Legislation Would Require Most Vehicles to Be Flex Fuel by 2015

Legislation Would Require Most Vehicles to Be Flex Fuel by 2015

On March 12, Representatives Eliot L. Engel (D-NY), Bob Inglis (R-SC), Steve Israel (D-NY), and Roscoe G. Bartlett (R-MD) introduced the “Open Fuel standard Act of 2009” (H.R. 1476) to require automobile manufacturers to ensure that not less than 80 percent of the automobiles manufactured or sold in the United States by each manufacturer by 2015 will be equipped to operate on fuel mixtures containing 85 percent ethanol, 85 percent methanol, or biodiesel. The bill was referred to the Committee on Energy and Commerce. Rep. Engel said, “We must take action as a nation to break our dependence on foreign oil and simultaneously aid efforts to halt the potentially harmful climate change affecting our planet.”

The transition to flex fuel vehicles is already underway. According to the Department of Energy (DOE), there are at least 36 FFV models on the market in the U.S. for the 2009 model year, and over 8 million FFV’s are on already the road. Conventional gasoline engines need to be modified slightly (at an additional cost of about $100) to handle higher blends of ethanol, the primary biofuel used in the United States. Most conventional automobile warrantees allow the use of fuel containing up to 10 percent ethanol without adjustments to the engine. The experience of Brazil, a country that relies heavily on ethanol as its primary transportation fuel, has demonstrated the feasibility of converting large segments of its national fleet to run on higher ethanol blends. In order to achieve this goal, however, Brazil needed to make substantial investments to create the alternative fuel distribution infrastructure and to produce FFVs – just as the U.S. is trying to do now.

The introduction of H.R. 1476 is timely, as the debate on Capitol Hill is heating up concerning what role ethanol and other renewable fuels should play in meeting future of U.S. climate, energy, and transportation needs. If enacted, the bill would send a strong signal of a continuing U.S. commitment to domestic biofuels production. The ethanol industry has been struggling due to low oil prices and decreased overall demand for fuel. Currently, gasoline blends can only contain a maximum of 10 percent ethanol (except for E85 used in FFVs). At current levels of demand, ethanol producers are concerned that the U.S. will soon hit a “blend wall” at which the market for ethanol will be saturated. Ethanol advocates, including Retired General Wesley Clark and Growth Energy, are lobbying the administration to raise the blend levels for conventionally equipped vehicles to 15 percent. Without an expanded market for ethanol, they say, the U.S. will fall short of meeting the mandated renewable fuels standards set in the 2007 Energy Independence and Security Act, more ethanol producers will likely go out of business, and it will be more difficult for next generation, advanced, cellulosic biofuels production to start up successfully.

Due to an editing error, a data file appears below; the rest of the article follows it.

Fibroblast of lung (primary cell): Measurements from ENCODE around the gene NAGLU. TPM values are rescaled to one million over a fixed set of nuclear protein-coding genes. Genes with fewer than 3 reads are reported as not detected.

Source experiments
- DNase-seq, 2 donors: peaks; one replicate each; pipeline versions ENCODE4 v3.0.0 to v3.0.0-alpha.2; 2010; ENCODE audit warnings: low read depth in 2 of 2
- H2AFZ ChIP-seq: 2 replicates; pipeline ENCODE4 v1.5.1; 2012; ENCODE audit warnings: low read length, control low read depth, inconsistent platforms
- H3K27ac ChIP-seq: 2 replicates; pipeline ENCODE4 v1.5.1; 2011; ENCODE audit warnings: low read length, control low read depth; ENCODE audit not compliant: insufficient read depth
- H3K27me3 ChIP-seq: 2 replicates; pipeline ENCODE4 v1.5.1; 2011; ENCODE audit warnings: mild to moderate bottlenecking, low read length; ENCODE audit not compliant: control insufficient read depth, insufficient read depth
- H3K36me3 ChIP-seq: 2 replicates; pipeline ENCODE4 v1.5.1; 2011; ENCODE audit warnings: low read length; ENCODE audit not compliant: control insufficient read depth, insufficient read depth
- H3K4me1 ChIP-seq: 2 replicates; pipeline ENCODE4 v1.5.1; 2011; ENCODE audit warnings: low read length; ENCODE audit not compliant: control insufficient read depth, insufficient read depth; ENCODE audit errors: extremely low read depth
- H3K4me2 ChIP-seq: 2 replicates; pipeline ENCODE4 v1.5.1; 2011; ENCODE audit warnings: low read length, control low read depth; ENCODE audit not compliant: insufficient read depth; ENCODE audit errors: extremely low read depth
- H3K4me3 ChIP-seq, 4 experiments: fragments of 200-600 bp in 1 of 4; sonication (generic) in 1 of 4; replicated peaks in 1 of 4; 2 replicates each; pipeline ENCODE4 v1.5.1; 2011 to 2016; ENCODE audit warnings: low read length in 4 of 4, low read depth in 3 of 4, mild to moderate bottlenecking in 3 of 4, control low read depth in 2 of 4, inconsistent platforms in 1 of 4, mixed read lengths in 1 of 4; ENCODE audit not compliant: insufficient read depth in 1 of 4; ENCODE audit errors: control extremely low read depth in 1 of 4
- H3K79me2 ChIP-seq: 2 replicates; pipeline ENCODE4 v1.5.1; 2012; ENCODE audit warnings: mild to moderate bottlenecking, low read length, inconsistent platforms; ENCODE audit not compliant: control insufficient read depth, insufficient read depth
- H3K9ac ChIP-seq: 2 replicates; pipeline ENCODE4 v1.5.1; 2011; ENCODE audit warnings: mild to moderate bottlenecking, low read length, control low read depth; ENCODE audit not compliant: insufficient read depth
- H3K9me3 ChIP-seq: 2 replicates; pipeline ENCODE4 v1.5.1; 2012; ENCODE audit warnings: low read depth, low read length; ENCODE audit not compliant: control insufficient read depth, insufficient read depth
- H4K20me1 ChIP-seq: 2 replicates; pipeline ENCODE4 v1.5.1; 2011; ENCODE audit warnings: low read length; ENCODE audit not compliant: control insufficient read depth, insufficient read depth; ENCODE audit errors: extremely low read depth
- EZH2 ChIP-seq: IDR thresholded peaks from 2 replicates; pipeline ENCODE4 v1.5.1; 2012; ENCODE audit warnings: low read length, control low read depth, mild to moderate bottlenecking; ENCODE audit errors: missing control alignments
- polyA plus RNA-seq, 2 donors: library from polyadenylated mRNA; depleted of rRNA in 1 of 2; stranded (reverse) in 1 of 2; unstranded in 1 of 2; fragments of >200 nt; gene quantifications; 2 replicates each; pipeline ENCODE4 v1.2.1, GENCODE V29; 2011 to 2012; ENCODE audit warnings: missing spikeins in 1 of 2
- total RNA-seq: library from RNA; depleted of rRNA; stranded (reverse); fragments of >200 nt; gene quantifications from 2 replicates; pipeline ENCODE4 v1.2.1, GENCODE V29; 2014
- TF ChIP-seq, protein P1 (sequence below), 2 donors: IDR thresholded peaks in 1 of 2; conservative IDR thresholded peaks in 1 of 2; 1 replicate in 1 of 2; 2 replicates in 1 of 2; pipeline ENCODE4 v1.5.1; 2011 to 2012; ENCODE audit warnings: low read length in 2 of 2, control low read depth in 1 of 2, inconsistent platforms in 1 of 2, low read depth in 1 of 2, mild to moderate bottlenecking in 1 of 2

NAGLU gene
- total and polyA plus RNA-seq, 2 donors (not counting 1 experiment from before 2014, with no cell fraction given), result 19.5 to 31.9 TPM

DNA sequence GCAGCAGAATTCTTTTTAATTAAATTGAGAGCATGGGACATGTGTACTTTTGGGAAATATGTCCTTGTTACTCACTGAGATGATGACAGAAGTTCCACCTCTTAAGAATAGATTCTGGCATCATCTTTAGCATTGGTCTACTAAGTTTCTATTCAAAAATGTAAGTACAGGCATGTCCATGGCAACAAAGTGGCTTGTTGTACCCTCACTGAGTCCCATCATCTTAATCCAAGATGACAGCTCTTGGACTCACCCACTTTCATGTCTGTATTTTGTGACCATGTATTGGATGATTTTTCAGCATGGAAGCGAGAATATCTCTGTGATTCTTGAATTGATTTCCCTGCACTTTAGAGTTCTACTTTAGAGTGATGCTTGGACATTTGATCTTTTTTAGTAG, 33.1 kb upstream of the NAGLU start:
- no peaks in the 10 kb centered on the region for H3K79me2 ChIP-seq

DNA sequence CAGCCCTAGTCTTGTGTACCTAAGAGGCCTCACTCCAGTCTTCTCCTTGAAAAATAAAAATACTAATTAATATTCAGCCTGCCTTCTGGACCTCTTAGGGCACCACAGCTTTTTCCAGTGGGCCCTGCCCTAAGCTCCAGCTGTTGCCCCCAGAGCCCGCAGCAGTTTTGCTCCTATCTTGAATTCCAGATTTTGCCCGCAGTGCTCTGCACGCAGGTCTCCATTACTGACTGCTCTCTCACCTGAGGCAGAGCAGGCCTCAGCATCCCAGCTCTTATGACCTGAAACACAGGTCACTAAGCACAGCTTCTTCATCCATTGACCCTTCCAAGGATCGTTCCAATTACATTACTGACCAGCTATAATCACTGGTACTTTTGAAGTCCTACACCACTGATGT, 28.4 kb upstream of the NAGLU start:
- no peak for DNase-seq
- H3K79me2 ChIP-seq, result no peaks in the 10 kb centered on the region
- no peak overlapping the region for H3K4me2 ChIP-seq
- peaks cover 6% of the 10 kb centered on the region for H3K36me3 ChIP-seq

In other ethanol-related legislation, the Imported Ethanol Parity Act (S. 622) was recently introduced by Senators Feinstein (D-CA), Gregg (R-NH), Bingaman (D-NM), Collins (R-ME), Cantwell (D-WA), and Martinez (R-FL). The bill would lower the U.S. tariff on imported ethanol to achieve parity with the current subsidy for domestically produced ethanol ($0.45 per gallon). The bill would give greater access to the U.S. market for Brazil’s ethanol industry. Brazil’s ethanol is produced from sugar-cane, and its long growing seasons and high productivity per hectare makes it cheaper to produce than U.S. corn-based ethanol. Senator Feinstein said, “The current real trade barrier on sugar-based ethanol imported from Brazil and other foreign sources gives gasoline imports a competitive advantage. This legislation provides a sensible policy fix. It lowers the tariffs on imported ethanol to a level at or below the 45 cent ethanol blender credit – while ensuring that foreign ethanol suppliers neither benefit from the ethanol subsidy nor are penalized by artificial barriers to trade.” According to Brazilian news sources, U.S. agriculture giant Archer Daniels Midland (ADM) has been looking into investing in the Brazilian ethanol industry, possibly purchasing the Unialco group among other assets.